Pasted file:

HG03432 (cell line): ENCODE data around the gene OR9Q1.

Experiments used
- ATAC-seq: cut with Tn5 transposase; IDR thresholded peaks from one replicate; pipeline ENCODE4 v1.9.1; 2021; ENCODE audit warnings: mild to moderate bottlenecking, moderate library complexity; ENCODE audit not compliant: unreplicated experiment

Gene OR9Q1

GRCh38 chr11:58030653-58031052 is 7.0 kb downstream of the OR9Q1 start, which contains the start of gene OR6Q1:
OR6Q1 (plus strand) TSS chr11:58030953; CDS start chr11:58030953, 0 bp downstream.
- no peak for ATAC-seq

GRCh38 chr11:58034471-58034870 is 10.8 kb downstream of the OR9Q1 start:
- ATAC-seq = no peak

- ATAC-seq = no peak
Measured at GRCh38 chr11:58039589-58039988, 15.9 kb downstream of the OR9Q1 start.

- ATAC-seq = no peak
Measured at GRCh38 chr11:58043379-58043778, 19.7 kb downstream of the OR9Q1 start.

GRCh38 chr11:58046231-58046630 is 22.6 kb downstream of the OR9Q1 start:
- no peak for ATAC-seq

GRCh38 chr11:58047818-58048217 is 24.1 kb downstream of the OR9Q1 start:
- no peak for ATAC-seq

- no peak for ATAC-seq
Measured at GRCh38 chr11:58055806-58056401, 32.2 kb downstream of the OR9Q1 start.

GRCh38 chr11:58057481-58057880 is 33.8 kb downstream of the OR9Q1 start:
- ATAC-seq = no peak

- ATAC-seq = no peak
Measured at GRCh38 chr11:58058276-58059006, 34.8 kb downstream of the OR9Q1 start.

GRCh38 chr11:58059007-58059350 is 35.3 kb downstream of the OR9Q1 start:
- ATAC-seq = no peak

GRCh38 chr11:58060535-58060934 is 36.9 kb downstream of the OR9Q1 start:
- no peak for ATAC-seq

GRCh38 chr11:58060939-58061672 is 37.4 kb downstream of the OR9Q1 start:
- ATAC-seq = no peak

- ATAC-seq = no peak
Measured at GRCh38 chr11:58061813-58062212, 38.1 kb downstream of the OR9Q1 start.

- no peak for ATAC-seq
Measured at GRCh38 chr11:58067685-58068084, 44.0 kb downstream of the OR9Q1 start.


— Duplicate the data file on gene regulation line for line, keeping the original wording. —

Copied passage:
HG03432 (cell line): ENCODE data around the gene OR9Q1.

Experiments used
- ATAC-seq: cut with Tn5 transposase; IDR thresholded peaks from one replicate; pipeline ENCODE4 v1.9.1; 2021; ENCODE audit warnings: mild to moderate bottlenecking, moderate library complexity; ENCODE audit not compliant: unreplicated experiment

Gene OR9Q1

GRCh38 chr11:58030653-58031052 is 7.0 kb downstream of the OR9Q1 start, which contains the start of gene OR6Q1:
OR6Q1 (plus strand) TSS chr11:58030953; CDS start chr11:58030953, 0 bp downstream.
- no peak for ATAC-seq

GRCh38 chr11:58034471-58034870 is 10.8 kb downstream of the OR9Q1 start:
- ATAC-seq = no peak

- ATAC-seq = no peak
Measured at GRCh38 chr11:58039589-58039988, 15.9 kb downstream of the OR9Q1 start.

- ATAC-seq = no peak
Measured at GRCh38 chr11:58043379-58043778, 19.7 kb downstream of the OR9Q1 start.

GRCh38 chr11:58046231-58046630 is 22.6 kb downstream of the OR9Q1 start:
- no peak for ATAC-seq

GRCh38 chr11:58047818-58048217 is 24.1 kb downstream of the OR9Q1 start:
- no peak for ATAC-seq

- no peak for ATAC-seq
Measured at GRCh38 chr11:58055806-58056401, 32.2 kb downstream of the OR9Q1 start.

GRCh38 chr11:58057481-58057880 is 33.8 kb downstream of the OR9Q1 start:
- ATAC-seq = no peak

- ATAC-seq = no peak
Measured at GRCh38 chr11:58058276-58059006, 34.8 kb downstream of the OR9Q1 start.

GRCh38 chr11:58059007-58059350 is 35.3 kb downstream of the OR9Q1 start:
- ATAC-seq = no peak

GRCh38 chr11:58060535-58060934 is 36.9 kb downstream of the OR9Q1 start:
- no peak for ATAC-seq

GRCh38 chr11:58060939-58061672 is 37.4 kb downstream of the OR9Q1 start:
- ATAC-seq = no peak

- ATAC-seq = no peak
Measured at GRCh38 chr11:58061813-58062212, 38.1 kb downstream of the OR9Q1 start.

- no peak for ATAC-seq
Measured at GRCh38 chr11:58067685-58068084, 44.0 kb downstream of the OR9Q1 start.